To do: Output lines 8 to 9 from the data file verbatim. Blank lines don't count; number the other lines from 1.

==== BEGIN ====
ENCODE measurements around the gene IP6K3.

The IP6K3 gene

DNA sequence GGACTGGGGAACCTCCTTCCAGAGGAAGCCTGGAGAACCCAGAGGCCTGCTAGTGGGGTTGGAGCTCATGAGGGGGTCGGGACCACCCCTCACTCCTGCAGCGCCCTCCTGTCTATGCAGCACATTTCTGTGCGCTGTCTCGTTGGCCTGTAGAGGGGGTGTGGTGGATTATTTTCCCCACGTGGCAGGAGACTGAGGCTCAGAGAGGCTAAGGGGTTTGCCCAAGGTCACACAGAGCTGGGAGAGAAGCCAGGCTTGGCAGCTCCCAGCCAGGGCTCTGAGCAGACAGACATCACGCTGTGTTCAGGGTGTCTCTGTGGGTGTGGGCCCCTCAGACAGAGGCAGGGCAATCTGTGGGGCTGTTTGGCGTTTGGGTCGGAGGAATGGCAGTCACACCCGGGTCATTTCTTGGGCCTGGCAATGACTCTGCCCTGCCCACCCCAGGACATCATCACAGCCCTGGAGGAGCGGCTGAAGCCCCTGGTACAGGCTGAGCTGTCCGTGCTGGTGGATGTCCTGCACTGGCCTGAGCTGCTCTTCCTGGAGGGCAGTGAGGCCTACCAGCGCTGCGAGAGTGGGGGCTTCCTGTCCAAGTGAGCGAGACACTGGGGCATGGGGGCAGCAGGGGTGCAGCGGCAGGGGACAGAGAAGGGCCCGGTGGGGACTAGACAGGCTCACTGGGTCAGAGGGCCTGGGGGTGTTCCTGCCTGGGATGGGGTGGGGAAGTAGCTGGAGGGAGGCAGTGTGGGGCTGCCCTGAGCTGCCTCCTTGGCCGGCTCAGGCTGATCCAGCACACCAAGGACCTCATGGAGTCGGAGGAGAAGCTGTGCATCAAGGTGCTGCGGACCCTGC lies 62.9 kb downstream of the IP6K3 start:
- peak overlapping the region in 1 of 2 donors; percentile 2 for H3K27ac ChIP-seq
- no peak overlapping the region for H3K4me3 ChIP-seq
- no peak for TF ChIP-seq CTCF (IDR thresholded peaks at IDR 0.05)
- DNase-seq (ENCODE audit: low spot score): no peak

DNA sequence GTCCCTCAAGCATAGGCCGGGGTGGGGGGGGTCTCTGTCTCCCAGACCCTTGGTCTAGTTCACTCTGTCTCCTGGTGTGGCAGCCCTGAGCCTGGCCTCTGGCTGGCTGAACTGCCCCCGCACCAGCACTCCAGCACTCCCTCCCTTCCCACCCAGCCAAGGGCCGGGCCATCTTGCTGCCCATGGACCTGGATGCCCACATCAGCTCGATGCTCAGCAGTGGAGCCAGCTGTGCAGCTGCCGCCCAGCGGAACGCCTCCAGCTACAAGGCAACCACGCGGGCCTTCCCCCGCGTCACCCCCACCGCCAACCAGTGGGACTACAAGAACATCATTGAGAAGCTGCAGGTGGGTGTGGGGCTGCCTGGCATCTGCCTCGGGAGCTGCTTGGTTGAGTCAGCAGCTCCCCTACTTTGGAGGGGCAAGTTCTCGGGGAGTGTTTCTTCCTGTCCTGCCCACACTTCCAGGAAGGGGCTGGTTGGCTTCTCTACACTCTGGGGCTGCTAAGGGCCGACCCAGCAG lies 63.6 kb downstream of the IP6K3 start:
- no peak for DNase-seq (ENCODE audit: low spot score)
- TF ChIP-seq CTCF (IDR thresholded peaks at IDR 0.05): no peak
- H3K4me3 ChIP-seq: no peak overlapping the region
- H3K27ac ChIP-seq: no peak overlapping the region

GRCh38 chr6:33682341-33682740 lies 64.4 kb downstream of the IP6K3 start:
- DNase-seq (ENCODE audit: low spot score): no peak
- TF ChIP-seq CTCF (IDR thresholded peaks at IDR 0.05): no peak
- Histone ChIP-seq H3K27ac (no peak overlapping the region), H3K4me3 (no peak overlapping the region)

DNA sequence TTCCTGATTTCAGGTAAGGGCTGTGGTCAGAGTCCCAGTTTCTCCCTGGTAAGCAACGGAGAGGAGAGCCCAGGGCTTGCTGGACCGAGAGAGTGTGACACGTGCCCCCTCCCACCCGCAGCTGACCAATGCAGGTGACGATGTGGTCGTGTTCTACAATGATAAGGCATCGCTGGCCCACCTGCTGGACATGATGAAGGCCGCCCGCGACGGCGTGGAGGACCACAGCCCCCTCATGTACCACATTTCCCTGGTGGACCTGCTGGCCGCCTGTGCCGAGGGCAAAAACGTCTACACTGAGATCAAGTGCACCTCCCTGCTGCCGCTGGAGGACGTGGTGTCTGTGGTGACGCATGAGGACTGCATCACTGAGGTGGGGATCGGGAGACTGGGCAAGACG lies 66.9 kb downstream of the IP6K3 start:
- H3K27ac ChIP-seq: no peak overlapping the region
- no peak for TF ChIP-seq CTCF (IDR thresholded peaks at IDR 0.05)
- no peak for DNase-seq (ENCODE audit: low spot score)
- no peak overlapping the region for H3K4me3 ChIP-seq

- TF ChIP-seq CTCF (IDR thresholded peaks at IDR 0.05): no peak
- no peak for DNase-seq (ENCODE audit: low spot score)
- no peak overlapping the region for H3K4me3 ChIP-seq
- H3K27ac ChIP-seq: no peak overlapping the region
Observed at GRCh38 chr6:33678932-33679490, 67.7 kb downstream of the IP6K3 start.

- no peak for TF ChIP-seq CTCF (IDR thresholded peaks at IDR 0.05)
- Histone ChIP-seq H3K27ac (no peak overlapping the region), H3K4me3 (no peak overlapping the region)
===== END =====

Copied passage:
DNA sequence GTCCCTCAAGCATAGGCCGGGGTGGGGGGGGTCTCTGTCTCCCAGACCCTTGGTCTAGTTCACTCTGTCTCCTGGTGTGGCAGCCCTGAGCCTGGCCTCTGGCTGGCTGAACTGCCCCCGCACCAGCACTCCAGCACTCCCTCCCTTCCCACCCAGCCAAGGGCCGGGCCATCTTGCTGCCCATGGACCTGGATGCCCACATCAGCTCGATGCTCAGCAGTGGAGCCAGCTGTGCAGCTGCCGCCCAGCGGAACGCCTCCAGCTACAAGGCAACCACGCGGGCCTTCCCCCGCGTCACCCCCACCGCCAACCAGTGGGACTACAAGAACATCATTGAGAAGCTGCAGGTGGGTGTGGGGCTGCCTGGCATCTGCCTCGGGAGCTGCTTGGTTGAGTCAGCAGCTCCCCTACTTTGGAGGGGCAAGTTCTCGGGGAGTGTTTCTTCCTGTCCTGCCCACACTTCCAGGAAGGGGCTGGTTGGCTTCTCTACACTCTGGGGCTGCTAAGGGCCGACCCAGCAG lies 63.6 kb downstream of the IP6K3 start:
- no peak for DNase-seq (ENCODE audit: low spot score)